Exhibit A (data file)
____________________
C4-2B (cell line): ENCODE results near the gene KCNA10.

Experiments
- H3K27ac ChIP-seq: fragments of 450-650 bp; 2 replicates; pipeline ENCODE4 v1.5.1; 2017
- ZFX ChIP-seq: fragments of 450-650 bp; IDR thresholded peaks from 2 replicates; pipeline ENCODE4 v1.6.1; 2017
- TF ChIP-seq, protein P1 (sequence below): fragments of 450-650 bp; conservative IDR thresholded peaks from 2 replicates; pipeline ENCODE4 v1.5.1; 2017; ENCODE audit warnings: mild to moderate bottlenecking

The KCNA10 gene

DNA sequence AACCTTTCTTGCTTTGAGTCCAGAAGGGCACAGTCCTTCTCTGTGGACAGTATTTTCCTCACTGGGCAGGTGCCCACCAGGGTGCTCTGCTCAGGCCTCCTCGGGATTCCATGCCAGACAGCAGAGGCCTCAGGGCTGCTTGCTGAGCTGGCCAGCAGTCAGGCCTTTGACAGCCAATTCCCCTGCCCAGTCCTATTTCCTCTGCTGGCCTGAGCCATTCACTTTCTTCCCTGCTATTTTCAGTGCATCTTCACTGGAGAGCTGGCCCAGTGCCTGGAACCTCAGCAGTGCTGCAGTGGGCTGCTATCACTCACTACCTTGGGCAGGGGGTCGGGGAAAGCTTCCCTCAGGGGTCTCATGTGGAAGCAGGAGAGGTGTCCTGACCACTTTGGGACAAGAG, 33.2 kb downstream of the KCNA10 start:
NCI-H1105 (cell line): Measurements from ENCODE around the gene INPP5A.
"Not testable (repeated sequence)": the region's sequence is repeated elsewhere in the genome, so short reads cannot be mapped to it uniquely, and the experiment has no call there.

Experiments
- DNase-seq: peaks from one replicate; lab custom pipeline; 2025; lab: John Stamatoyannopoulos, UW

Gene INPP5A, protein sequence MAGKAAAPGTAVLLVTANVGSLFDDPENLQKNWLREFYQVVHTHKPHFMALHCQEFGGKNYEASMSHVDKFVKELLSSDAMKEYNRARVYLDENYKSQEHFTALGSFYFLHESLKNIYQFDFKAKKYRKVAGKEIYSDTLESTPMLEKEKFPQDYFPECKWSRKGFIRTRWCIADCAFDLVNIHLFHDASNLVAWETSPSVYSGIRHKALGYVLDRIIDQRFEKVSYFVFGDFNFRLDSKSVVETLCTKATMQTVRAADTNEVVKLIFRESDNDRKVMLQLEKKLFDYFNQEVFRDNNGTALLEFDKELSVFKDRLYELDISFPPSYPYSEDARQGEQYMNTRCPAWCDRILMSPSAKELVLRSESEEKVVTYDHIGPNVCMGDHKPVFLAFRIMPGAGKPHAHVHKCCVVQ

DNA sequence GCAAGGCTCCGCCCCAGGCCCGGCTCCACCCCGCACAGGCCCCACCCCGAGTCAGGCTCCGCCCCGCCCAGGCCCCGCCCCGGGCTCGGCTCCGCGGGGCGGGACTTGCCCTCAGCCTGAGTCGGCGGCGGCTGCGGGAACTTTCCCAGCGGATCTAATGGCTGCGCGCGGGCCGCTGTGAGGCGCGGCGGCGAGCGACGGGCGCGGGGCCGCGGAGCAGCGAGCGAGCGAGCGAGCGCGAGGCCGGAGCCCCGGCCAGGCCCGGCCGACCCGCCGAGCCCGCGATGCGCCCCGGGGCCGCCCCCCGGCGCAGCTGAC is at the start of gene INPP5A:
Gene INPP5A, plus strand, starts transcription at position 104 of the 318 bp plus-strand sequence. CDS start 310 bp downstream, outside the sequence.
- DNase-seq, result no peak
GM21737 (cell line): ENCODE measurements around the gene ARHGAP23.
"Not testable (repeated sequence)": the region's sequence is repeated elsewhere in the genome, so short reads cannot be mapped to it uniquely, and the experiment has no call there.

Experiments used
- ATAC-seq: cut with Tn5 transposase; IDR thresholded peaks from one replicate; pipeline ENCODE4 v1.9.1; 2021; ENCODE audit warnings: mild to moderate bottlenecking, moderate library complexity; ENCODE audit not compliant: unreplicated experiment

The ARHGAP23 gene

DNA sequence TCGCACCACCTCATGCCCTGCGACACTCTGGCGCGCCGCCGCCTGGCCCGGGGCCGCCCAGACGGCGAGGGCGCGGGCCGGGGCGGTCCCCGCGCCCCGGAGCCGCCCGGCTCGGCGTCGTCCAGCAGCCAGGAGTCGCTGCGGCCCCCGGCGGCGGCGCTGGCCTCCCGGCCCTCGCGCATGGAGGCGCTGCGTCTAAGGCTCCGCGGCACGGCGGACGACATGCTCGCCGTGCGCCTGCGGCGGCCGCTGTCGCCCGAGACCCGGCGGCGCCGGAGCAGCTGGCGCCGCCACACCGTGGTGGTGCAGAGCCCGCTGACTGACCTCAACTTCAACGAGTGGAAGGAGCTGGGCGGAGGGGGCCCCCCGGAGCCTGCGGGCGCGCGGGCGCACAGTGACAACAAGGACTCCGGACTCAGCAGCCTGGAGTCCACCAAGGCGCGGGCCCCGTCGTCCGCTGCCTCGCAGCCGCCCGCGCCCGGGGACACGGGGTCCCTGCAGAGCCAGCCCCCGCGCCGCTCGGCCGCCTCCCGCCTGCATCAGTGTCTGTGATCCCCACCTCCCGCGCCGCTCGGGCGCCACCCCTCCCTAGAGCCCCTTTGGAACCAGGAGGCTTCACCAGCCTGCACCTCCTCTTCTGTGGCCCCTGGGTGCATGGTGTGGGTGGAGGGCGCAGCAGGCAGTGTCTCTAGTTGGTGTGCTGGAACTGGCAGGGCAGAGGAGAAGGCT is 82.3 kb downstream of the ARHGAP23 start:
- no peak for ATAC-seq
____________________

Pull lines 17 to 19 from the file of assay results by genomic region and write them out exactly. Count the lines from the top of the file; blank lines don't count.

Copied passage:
"Not testable (repeated sequence)": the region's sequence is repeated elsewhere in the genome, so short reads cannot be mapped to it uniquely, and the experiment has no call there.

Experiments used
- ATAC-seq: cut with Tn5 transposase; IDR thresholded peaks from one replicate; pipeline ENCODE4 v1.9.1; 2021; ENCODE audit warnings: mild to moderate bottlenecking, moderate library complexity; ENCODE audit not compliant: unreplicated experiment